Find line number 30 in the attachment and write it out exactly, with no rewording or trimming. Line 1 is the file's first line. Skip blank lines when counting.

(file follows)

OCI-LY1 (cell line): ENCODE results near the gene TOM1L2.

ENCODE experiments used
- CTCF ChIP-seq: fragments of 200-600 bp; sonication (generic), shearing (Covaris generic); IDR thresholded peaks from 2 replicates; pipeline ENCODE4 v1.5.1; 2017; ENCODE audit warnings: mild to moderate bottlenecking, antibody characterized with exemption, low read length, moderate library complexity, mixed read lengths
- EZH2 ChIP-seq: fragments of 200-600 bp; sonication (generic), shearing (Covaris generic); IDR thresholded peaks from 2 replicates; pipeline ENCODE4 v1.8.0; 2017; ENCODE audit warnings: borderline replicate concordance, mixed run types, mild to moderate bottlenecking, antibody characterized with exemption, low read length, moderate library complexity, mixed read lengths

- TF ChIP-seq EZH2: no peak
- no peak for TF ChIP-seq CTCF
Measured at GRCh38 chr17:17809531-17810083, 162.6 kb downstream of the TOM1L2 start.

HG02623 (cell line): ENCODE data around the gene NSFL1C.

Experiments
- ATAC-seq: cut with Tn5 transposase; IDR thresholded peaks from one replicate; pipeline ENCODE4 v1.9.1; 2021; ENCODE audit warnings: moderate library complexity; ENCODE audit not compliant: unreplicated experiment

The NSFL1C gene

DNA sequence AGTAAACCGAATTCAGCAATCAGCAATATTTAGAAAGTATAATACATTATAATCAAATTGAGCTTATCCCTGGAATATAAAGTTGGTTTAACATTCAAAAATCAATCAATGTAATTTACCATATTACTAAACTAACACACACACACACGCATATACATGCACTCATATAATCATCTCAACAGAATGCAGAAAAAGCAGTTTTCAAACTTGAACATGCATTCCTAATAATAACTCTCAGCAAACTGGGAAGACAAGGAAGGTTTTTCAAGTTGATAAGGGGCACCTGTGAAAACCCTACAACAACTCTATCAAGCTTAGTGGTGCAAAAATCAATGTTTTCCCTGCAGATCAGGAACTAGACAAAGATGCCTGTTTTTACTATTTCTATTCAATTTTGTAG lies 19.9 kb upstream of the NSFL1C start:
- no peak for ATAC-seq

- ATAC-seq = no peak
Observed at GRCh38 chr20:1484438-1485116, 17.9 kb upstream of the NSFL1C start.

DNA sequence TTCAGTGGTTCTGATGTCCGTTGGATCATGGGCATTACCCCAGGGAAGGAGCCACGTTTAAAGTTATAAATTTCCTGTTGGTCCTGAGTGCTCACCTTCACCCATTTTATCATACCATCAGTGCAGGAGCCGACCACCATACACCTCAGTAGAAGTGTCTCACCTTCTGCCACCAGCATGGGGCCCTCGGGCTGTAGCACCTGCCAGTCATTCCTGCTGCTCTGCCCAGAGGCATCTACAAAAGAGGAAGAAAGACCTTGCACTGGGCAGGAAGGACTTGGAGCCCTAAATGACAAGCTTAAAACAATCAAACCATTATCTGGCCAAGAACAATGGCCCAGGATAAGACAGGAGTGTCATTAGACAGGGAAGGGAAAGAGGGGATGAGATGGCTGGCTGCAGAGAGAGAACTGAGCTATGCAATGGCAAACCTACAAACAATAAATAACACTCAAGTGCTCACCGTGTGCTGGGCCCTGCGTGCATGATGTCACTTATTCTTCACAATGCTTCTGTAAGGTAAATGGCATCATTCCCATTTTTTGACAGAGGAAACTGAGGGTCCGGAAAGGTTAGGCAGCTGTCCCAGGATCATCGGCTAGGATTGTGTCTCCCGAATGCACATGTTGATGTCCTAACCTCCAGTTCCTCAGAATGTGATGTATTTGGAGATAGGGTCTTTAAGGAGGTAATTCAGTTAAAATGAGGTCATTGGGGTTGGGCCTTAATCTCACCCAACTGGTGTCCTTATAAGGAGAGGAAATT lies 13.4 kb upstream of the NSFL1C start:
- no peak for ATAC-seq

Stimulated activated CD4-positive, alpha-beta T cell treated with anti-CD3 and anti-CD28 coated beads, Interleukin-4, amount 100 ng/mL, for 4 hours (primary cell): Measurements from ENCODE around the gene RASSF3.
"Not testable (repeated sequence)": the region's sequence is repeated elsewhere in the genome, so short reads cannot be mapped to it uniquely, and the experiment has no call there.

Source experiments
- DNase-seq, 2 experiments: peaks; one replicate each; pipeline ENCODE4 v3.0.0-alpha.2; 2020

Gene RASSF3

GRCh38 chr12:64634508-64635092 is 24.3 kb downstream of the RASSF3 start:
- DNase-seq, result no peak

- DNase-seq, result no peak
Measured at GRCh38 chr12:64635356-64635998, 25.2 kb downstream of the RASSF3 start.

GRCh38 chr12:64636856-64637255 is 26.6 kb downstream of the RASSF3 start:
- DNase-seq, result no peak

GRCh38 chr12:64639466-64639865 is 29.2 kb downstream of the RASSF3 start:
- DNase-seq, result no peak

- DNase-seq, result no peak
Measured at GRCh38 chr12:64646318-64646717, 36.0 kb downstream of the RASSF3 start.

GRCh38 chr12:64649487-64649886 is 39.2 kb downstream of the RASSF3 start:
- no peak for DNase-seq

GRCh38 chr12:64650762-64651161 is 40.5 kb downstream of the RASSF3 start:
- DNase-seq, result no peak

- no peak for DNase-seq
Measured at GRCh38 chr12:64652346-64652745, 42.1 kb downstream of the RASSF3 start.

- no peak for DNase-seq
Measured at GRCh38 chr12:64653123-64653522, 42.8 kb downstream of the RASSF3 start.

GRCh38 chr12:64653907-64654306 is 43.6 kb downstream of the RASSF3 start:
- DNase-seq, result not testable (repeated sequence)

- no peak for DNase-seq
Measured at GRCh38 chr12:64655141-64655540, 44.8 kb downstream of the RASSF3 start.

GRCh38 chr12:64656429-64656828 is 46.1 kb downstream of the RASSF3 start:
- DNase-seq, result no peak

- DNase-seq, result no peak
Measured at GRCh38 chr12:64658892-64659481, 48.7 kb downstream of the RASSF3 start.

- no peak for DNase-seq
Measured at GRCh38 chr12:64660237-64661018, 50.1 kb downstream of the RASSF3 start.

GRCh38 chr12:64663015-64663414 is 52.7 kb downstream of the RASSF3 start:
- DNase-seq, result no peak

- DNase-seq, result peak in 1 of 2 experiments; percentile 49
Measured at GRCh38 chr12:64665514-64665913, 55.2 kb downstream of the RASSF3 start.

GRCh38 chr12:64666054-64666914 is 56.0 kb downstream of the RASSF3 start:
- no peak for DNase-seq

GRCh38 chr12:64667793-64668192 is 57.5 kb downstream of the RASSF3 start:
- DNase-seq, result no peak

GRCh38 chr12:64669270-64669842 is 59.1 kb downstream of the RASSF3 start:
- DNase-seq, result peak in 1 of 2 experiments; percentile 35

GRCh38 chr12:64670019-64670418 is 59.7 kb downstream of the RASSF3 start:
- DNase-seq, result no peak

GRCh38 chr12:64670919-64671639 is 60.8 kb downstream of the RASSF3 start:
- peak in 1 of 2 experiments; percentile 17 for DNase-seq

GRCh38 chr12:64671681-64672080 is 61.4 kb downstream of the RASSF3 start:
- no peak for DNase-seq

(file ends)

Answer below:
- DNase-seq, result no peak